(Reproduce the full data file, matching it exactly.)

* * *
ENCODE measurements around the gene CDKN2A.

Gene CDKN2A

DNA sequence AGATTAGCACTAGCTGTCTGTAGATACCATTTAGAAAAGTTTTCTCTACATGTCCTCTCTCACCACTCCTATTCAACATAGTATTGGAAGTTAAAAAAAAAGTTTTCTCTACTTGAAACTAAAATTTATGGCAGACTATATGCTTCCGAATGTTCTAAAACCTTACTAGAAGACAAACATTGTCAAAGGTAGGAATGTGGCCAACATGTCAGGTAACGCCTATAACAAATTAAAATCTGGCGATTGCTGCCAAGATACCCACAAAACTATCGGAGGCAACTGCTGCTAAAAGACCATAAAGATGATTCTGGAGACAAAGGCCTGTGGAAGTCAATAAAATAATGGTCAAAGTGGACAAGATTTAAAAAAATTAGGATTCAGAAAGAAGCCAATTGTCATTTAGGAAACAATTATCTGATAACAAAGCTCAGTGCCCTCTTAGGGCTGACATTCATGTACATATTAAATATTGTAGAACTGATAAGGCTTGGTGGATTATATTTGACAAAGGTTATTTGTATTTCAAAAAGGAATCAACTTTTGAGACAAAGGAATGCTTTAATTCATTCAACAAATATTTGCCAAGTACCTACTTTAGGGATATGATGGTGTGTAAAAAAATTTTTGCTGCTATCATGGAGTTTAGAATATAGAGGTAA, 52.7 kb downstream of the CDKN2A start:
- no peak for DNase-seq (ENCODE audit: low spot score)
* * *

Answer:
ENCODE measurements around the gene CDKN2A.

Gene CDKN2A

DNA sequence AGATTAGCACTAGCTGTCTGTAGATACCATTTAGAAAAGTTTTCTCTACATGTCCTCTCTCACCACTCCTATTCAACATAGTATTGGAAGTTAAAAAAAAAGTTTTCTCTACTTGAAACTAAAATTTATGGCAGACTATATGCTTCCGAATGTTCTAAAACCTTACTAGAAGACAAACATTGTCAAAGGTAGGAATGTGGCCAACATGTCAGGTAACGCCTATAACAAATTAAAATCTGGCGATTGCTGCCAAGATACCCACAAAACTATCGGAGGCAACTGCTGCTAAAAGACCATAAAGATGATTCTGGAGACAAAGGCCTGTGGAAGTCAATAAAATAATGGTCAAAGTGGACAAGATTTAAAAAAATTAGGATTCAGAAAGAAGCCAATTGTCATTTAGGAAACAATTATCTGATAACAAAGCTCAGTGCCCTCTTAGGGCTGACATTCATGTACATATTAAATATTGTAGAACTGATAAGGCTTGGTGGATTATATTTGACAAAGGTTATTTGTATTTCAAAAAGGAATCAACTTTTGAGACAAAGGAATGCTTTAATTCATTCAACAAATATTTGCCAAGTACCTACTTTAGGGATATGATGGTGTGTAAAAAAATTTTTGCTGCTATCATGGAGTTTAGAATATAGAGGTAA, 52.7 kb downstream of the CDKN2A start:
- no peak for DNase-seq (ENCODE audit: low spot score)